My original planned response to the question that started this thread was going to be one word... FUN!
 

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I did make changes to the lockup at WOT after the PI stuff, but for the most part it is still almost the same as stock. When you drove it the shift and lockup schedules were stock. I went home and looked at the program after we talked about it and couldn't believe it. I had to call Ryan at SCT to make sure. He looked and said that there was nothing changed in any the transmission stuff on that original tune.
So on my car the converter worked perfectly fine on stock programming. With all the rest of the stuff I need to tweak it still, but it is nitpicking in all honesty.
 

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I am running what was to be a 3500 9 1/2 inch in mine, but seems closer to 3800-4000. It works just fine, but takes a little getting use to on the road at slow cursing speeds. Sort of like a large rubber band between the engine and trans. Under slight pressing of the gas pedal, the engine speeds up slightly, but not much initial increase in speed. A little bit more gas, and hold on. If I press the gas hard, it pins you in the seat. If you have ever driven a go cart, you have felt the same thing. The fun part, is full throttle starts. I have poly seats in mine with no roll bar and back brace for the seats yet, so have only done a few of these. It got into the power band so fast, I was worried about the seat breaking. For a daily driver, I would keep the stall speed at 3200 rpms, or lower, but never closer than 500 rpms from your max torque RPM. For a week end play car, go for 2-300 below max torque RPM, and hold on.....

Note: Make sure you increase the size of your external trans cooler as the stall speed goes up, since it will generate lots of heat. I am running 2 24,000 GVW B&M coolers on mine.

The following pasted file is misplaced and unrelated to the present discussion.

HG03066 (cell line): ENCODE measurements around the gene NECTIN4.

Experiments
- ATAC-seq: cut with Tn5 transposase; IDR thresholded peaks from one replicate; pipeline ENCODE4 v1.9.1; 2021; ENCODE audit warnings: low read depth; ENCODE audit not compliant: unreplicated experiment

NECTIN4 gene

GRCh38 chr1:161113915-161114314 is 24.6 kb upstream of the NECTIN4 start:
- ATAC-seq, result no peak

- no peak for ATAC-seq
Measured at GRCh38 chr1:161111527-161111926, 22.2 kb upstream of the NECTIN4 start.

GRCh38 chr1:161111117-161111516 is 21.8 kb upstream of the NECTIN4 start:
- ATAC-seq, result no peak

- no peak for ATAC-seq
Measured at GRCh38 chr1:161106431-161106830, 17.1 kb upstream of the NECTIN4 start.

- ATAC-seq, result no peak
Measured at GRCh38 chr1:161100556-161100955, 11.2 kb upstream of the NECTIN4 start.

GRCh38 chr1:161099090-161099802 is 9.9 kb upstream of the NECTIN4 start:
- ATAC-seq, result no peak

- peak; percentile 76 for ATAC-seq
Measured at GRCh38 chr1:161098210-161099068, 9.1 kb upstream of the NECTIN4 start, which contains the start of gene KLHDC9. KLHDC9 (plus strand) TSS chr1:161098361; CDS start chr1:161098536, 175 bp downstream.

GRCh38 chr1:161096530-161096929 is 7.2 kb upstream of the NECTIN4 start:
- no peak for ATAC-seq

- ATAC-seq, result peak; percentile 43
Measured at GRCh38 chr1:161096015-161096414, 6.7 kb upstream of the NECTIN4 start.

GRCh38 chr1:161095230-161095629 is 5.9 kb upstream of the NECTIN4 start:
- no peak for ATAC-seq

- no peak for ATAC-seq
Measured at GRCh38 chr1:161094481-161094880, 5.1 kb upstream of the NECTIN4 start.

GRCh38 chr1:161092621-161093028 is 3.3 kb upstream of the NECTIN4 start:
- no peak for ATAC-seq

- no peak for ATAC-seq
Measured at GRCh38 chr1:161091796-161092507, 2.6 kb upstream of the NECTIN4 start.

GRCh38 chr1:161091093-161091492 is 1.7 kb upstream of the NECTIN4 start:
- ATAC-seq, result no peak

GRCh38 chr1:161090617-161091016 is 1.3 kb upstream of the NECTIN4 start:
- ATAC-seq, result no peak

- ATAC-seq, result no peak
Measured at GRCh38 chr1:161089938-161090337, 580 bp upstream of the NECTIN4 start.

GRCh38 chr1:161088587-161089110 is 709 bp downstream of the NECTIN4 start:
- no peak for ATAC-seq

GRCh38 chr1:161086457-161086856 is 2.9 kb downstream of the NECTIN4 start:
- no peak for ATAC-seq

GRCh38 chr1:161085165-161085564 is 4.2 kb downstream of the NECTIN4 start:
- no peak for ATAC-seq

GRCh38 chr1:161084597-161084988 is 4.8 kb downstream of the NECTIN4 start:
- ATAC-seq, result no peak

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SilverFox said:
For street, you fellas with these tall stalls are generating alot of heat and even if your cruise speed keeps the RPM at about 3000 you are just wasting the energy on the hiway until you meet or excced the stall. It will work.
That is the beauty of lockup transmissions, those problems you mentioned do not exist on the highway.
Alan
 

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Discussion Starter #17
should I just get the 3800 or go lower?? I would like to get my car in running condition again.. it is only a summer car also so no winter and barely any rain.. Thanks for everyone opinions!
 

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You list your max torque as 287 RWTQ, so what RPM is that at? That is the main factor to determing the max stall speed you want to use. It should be below the max torque RPM.
 

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OK, if it is driven on the street mostly, with strip use once or twice a month, I would get a 3000 stall. If weeked play car with mostly in town driving, and weekly trips to the strip, I would go for around 3500. Strip only car, 3800. Most off the shelf converters give the stall speeds that average weight/hp cars may get. If you want one within 500 RPMs of your max torque RPM, you should really have it custom built to your car specs. With a off the shelf converter, If your enine peak torque is much more than they figured there stall for, you will stall above your peak, and you will launch softer sibce your on the declining side of the torque curve. With you having an above average 4.6, I would either get a custom one, or a off the shelf 3200 rpm, and count on your added torque stalling it higher. Before all these conveter companys were around, the cheap easy way to up the stall speed was to put a 6 cyl converter on a mild built V8. The higher torque of the V8 would stall the converter 5-800 RPMs than the factory designed it for.